This pain should fade over the course of a few days after your surgery. And it is usually treatable with over-the-counter products such as Acetaminophen and ibuprofen, as well as ice packs.


Because gallbladder removal surgery involves pumping air into your abdomen as part of the procedure, you will experience temporary bloating or swelling that will decrease within a few days of the surgery. It may be uncomfortable, but it should improve quickly as the air has a chance to dissipate.


Due to the stress of surgery, you may experience a slight fever that goes away within a few days. If you have a low-grade fever, you may use over-the-counter medication to address it, as well as drinking plenty of water and getting plenty of rest.

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When Should You Call For Help

anytime you think you may need emergency care. For example, call if:

  • You passed out .
  • You are short of breath.

or seek immediate medical care if:

  • You are sick to your stomach and cannot drink fluids.
  • You have pain that does not get better when you take your pain medicine.
  • You cannot pass stools or gas.
  • You have signs of infection, such as:
  • Increased pain, swelling, warmth, or redness.
  • Red streaks leading from the incision.
  • Pus draining from the incision.
  • Bright red blood has soaked through the bandage over your incision.
  • You have loose stitches, or your incision comes open.
  • You have signs of a blood clot in your leg , such as:
  • Pain in your calf, back of knee, thigh, or groin.
  • Redness and swelling in your leg or groin.
  • Watch closely for any changes in your health, and be sure to contact your doctor if you have any problems.

    What Is Robotic Cholecystectomy

    How to Recover From Gallbladder Removal Surgery (With images ...

    Your surgeon might use a surgical robot to do your operation. It is done the same way as the description above. Your doctor guides the robot instead of guiding the instruments by hand. This is commonly referred to as robotic surgery.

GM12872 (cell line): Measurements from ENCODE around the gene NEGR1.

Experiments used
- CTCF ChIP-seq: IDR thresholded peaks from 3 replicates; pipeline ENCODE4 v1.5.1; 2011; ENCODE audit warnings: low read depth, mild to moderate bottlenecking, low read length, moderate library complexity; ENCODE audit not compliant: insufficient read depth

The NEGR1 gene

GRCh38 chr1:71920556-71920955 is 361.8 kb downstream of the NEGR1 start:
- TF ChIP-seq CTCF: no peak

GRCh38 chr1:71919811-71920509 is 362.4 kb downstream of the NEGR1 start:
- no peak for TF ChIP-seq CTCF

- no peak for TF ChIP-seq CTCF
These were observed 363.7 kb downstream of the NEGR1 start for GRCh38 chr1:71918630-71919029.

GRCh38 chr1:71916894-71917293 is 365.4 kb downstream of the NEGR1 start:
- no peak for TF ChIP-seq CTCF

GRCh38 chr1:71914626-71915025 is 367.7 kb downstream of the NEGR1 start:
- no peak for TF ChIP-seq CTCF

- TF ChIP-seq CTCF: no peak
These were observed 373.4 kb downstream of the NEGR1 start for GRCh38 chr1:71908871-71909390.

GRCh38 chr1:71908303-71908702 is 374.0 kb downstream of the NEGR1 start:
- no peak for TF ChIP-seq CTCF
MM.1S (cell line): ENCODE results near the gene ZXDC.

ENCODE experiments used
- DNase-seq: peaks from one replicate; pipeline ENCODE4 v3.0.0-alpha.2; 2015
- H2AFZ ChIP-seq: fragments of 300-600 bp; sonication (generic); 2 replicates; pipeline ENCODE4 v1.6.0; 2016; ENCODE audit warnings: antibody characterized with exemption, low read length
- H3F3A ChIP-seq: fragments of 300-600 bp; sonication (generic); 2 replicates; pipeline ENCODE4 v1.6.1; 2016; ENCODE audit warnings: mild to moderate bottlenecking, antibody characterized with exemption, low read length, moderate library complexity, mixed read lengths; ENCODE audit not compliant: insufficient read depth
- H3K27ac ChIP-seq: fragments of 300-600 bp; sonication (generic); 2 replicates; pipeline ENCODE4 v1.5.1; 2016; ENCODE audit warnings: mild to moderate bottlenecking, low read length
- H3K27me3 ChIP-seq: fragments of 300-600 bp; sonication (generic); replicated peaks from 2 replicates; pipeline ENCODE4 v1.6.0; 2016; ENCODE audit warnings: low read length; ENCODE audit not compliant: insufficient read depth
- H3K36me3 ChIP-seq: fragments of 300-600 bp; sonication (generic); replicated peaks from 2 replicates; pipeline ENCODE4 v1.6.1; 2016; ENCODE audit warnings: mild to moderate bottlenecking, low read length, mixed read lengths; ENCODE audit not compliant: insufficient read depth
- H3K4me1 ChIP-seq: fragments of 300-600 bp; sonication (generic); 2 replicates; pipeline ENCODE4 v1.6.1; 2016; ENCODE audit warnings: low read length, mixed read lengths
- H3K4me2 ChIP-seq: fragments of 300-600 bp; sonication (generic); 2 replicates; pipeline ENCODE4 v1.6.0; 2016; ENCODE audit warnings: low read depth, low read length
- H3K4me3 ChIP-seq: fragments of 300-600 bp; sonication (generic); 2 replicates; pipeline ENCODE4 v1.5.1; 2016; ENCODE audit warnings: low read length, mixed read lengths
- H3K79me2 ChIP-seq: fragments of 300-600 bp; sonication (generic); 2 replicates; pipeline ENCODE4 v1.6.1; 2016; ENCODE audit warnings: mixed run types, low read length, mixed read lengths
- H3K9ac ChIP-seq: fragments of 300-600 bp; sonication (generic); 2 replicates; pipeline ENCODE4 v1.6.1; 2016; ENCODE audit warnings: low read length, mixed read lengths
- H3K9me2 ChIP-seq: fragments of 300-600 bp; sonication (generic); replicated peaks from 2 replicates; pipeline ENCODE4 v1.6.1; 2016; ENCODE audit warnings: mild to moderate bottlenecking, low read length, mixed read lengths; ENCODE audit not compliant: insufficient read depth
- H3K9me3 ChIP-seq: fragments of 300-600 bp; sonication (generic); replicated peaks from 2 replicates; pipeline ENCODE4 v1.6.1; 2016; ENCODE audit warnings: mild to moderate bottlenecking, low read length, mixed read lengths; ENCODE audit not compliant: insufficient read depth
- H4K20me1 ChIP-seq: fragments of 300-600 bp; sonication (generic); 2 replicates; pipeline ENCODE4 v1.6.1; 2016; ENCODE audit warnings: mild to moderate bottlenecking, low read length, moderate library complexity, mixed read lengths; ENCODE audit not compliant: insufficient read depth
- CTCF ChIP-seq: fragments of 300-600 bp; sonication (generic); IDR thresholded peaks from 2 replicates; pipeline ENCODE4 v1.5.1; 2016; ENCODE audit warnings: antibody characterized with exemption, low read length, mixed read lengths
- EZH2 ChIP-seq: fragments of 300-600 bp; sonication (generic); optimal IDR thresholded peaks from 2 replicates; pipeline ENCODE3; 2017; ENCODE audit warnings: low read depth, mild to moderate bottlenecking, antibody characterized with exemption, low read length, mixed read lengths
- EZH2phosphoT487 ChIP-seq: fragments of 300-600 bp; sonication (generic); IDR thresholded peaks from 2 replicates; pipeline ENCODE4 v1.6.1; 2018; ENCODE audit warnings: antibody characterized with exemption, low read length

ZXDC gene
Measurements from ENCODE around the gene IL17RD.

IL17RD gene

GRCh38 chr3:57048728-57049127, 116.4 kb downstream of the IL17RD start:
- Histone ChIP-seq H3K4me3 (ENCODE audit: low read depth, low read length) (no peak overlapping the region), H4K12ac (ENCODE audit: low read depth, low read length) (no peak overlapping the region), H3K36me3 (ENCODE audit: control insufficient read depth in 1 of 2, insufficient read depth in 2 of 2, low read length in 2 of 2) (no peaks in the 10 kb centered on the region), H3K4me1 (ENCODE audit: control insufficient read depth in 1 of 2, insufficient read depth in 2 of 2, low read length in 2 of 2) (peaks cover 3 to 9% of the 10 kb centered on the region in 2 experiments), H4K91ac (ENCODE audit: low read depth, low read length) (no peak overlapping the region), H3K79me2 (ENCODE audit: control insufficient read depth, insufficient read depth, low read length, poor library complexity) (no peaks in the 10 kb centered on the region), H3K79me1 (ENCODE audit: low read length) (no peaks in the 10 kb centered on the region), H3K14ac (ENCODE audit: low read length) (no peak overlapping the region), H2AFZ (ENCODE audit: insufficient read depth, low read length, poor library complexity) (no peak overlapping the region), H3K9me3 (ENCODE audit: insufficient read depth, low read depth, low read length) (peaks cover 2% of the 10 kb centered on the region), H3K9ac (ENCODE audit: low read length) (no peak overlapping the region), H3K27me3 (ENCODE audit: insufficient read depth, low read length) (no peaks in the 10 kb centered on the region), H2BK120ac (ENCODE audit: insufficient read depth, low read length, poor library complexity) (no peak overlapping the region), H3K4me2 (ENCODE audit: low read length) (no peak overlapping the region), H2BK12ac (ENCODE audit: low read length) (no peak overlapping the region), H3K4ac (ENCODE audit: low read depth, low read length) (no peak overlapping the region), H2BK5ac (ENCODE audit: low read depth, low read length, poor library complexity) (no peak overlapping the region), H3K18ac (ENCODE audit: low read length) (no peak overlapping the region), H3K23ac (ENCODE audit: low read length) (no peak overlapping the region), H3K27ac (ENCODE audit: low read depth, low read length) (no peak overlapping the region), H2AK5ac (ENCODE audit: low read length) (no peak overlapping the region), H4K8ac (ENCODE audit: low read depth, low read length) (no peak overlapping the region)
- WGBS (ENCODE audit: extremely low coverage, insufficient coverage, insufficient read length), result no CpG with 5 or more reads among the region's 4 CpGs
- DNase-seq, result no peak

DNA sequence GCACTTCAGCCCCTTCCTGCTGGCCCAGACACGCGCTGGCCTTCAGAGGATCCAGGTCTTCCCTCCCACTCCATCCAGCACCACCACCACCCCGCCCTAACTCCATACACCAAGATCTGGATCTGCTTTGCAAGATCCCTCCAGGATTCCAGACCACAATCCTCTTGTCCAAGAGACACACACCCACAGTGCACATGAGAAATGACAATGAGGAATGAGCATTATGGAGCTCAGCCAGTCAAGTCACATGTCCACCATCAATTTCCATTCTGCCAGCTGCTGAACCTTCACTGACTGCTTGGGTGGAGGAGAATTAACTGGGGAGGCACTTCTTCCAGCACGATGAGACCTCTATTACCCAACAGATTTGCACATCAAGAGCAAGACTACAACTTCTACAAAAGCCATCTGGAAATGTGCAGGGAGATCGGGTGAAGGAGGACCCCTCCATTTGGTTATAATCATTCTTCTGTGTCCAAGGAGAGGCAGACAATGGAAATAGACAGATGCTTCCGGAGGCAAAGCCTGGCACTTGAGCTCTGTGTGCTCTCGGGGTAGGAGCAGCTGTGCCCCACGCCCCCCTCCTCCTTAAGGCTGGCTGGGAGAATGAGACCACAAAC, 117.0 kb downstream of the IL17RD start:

You might have a specialized X-ray of your gallbladder and bile duct during surgery. This X-ray can find gallstones in the common bile duct. If you have them, the surgeon might need to do additional procedures during the surgery. Or you might need another procedure to remove them later.

    It is very important to know about your doctors training and experience before your surgery. Ask about their experience doing laparoscopic gallbladder removal and open gallbladder surgery.

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    Tips For Aiding Recovery

    There are tips you can follow to help the recovery process after gallbladder surgery, including:

    • Treating pain: Put a cold pack on your abdomen every couple of hours for 1020 minutes. Never put ice directly on your body.
    • Resting: Get plenty of rest but try to walk a little each day to prevent blood clots or lung problems.
    • Self-maintenance: You can take a warm shower, as long as it is not too hot. Be sure to carefully pat the incision dry.
    • Eating: Eat small amounts of food throughout the day rather than large meals as your appetite returns.
    • Bowel movements: You may have loose stool, diarrhea, or constipation in the early stages of recovery. Ask your doctor about how to address any problems with bowel movements, such as taking fiber.
    • Avoid lifting: For about 24 weeks, or as your doctor advises, avoid lifting anything that would make you strain. Typically, you should not lift anything heavier than 5 pounds for up to 6 weeks.
    • Exercise: Avoid riding a bike, jogging, lifting weights, or doing physically demanding exercise until your doctor says it is okay.
    • Sexual activity: Ask your doctor when it is okay to resume sexual activity.

    It is important to increase activity levels safely after surgery. You can do small household tasks, such as dusting or preparing a simple meal. As you slowly increase your exercise, try walking up and down stairs or taking a stroll.

    What Causes Gallbladder Problems

    Gallstones are often the cause. These small, hard deposits form in the gallbladder. They can also get into the bile duct, which connects the gallbladder with your intestines.

    You are more likely to get gallstones if you:

    • Are overweight, or

    You might also get gallstones if other people in your family had them. Doctors do not have a consistent way of preventing gallstones.

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    When Should A Gallbladder Surgery Patient Call The Doctor

    If the pain and side effects are severe and worsening, the patient must contact his physician or surgeon. These are the signs of gallbladder surgery complications: